He honestly would’ve slept in it if he’d been able to get away with it, but several repeat experiences of waking up with his ribs bruised to hell was enough to warn him off of that. He pulled on his nightshirt instead and clambered into bed, wrapping his sheet around himself tight enough to make the shape of him indistinguishable to the human eye. Under the sheet, he could’ve been anyone.

Bucky rolled over to face the wall, spine a closed parenthesis around the roiling discomfort in his belly. 

Steve joined him after a while, flopping onto the other bed with a sigh. Bucky listened to the sound of the covers rustling as Steve got comfortable, the sound of Steve breathing. He imagined the way the streetlight outside their window would lick orange stripes across Steve’s piano key ribs, burnt gold on his flat chest. He fell asleep still imagining it – imagining, but not looking – and in his mind’s eye, Steve opened eyes the color of copper pennies to gaze at him across the distance between their two beds.



Charm, perseverance, and soft boyish muscle had gotten Bucky a job restocking the grocery store, working in the back to lift crates and organize the dry goods, the cans. Mr. Harris looked at him askance sometimes, but he paid Bucky on time and didn’t ask too many questions, so there was no use complaining about it. He could think whatever he wanted to think off the clock, as long as he didn’t make a fuss about Bucky wearing trousers on the job.

Bucky balanced a display of canned tuna with a sigh. The labels looked back at him cheerfully. Did Steve really think it was so risky for Bucky to try his luck, to see if the army would take him? Couldn’t be more risky than running around in men’s clothes calling himself ‘Bucky’, but he’d been doing that for a couple years now, and nothing horrific had happened to him yet.

It wasn’t that he wanted to go to war. Anybody who genuinely wanted to go to war was either blinded by stars and stripes or looking for an excuse to be violent, and Bucky was neither of those things, not even at his angriest. He just knew what it would mean, if he was left behind. If he didn’t even try to go.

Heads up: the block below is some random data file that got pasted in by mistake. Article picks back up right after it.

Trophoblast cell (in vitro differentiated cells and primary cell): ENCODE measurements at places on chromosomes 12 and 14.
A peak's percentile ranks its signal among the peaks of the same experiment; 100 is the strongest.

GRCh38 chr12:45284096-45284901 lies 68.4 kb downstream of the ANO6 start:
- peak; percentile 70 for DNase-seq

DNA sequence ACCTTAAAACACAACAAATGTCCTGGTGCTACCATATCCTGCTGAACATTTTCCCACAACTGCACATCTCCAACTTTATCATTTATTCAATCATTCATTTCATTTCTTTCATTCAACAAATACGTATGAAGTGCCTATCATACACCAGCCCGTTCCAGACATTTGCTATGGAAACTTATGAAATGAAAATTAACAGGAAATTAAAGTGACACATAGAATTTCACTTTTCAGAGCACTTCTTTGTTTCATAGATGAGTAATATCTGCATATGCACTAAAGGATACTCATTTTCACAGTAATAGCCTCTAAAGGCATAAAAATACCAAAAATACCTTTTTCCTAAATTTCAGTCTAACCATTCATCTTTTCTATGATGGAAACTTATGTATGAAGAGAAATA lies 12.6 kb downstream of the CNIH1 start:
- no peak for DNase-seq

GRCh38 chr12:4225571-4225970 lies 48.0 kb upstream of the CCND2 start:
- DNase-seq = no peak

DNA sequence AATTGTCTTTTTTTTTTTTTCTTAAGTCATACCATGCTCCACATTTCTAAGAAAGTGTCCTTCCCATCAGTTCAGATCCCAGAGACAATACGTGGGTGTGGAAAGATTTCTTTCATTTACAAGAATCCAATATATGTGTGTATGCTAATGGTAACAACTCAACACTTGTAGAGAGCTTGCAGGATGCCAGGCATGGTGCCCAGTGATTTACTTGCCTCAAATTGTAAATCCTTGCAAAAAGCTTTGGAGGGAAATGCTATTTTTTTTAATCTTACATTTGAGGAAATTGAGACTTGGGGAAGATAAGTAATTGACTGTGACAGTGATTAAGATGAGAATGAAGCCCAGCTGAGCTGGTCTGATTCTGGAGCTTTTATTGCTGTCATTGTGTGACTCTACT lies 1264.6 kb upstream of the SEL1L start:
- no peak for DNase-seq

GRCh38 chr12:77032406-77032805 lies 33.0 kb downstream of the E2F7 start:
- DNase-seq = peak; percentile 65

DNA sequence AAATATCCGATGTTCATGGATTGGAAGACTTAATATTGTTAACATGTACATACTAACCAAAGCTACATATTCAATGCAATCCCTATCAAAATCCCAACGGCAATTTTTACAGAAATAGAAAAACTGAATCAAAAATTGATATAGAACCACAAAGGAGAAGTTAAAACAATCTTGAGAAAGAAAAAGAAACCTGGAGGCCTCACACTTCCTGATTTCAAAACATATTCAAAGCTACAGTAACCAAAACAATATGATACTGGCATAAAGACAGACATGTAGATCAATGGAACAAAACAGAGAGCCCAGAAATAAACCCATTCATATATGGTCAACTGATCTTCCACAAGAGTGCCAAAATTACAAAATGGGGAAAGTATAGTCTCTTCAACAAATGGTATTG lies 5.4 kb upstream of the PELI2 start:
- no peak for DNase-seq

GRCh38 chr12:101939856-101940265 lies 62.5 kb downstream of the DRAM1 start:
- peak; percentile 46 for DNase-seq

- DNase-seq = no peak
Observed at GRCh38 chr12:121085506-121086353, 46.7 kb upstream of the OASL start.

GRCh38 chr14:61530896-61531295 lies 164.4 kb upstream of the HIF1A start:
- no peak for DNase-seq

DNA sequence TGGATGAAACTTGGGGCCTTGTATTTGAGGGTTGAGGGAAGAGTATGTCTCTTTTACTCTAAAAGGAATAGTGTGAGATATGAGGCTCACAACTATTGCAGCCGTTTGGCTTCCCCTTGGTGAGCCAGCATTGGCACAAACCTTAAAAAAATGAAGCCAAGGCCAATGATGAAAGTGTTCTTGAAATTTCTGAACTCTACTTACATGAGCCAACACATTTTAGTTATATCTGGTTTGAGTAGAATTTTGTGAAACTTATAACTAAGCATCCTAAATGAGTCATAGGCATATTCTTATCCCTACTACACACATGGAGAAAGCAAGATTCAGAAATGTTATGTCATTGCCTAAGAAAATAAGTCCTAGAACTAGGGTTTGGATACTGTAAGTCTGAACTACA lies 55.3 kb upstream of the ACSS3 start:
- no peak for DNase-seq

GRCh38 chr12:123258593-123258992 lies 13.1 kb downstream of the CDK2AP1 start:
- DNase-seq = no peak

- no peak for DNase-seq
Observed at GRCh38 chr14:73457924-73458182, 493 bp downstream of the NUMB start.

So he hauled bags of rice to where they belonged, stacked up cartons of eggs and produce, felt Mr. Harris’s eyes on him from behind the counter, which made him grit his teeth around a number of unsavory things a woman his age shouldn’t say in public. He did these things because he had to, to pay rent; to afford Steve’s medicines; to prove to himself and anyone watching that he could stand as tall as any other man, straight-backed and square-jawed and not at all soft at the chest or hip.



A long time ago, which felt even longer now than it ever had, Bucky had looked at Steve with wild eyes and told him he couldn’t stand to live in his family’s house a second longer. Steve, newly-orphaned, with an apartment he couldn’t possibly afford alone resting on his shoulders in his mother’s name, had only hesitated a second before he nodded firmly. 

Bucky moved in and they didn’t talk about the family he was leaving behind, the majority of whom were too busy fretting over the younger Barnes daughters to pay much mind to what Bucky did with himself. Bucky cut off his hair and his Ima just sighed. He stole his Aba's castoffs and nobody batted an eye, except to shoot him small disapproving glances every once in a while. The hustle and bustle of the Barnes household was just too busy to care, and that was almost worse, waiting for someone to say something. Gritting his teeth every night at the dinner table.

“Couldn’t you at least have gotten married first?” Mrs. Barnes asked plaintively, watching Bucky pack up the last of his things to bring to Steve’s place. 

Bucky blanched. “To Steve?”

Mrs. Barnes blinked. “To the man you’re going to be living in sin with? Yes.”

“Jeez, Ma,” Bucky said, nose wrinkling. “We’re not – come on.”

He tried to elbow past her with an open box in his arms, but she stopped him. “Think about it,” she said, a hand on his arm. She had tired circles under her eyes, unhappy creases at the corners. It made Bucky feel an acid sort of ache in the pit of his stomach to look at her. “He’s always been good to you.”

“Thought he was a bad influence,” Bucky replied, trying to joke, remembering his Ima and Sarah Rogers yelling at the two of them in harmony every time they got into trouble. “It’s okay, Ma. Least you have some more space now, yeah? Can move Becca in here.”